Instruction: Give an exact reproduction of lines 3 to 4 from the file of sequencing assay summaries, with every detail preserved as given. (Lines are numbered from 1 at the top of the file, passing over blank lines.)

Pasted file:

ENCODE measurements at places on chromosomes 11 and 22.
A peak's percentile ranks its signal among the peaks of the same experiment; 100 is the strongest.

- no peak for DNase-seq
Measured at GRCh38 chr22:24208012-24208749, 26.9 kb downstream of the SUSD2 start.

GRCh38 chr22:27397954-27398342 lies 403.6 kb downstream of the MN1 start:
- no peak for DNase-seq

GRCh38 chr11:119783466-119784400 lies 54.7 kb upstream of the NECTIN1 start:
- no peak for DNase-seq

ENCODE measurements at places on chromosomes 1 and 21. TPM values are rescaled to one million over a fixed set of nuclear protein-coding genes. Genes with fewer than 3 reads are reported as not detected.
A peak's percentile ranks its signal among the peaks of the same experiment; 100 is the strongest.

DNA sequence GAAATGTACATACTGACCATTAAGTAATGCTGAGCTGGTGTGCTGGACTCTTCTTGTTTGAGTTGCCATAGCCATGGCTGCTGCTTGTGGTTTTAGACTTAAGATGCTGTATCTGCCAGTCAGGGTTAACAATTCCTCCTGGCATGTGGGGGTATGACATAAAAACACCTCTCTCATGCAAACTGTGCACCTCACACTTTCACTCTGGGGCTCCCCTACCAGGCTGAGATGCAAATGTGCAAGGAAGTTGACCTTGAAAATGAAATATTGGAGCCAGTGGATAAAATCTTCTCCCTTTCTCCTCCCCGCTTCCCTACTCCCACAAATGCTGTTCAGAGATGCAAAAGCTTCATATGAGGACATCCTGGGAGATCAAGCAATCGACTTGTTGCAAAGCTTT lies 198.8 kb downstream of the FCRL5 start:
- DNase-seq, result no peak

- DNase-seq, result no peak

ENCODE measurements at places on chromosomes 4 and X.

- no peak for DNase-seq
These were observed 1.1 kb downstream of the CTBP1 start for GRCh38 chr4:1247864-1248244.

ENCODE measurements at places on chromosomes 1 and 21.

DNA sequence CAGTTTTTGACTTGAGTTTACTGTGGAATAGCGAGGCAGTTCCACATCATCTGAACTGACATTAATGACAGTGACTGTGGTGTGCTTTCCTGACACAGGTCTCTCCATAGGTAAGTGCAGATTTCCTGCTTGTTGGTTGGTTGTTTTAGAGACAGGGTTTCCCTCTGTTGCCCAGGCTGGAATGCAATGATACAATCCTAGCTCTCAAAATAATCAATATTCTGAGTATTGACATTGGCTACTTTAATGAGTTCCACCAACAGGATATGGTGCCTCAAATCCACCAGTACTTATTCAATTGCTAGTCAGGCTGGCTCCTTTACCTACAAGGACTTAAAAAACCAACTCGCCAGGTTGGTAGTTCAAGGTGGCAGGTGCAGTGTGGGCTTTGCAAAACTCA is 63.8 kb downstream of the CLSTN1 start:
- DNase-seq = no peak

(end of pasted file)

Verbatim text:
- no peak for DNase-seq
Measured at GRCh38 chr22:24208012-24208749, 26.9 kb downstream of the SUSD2 start.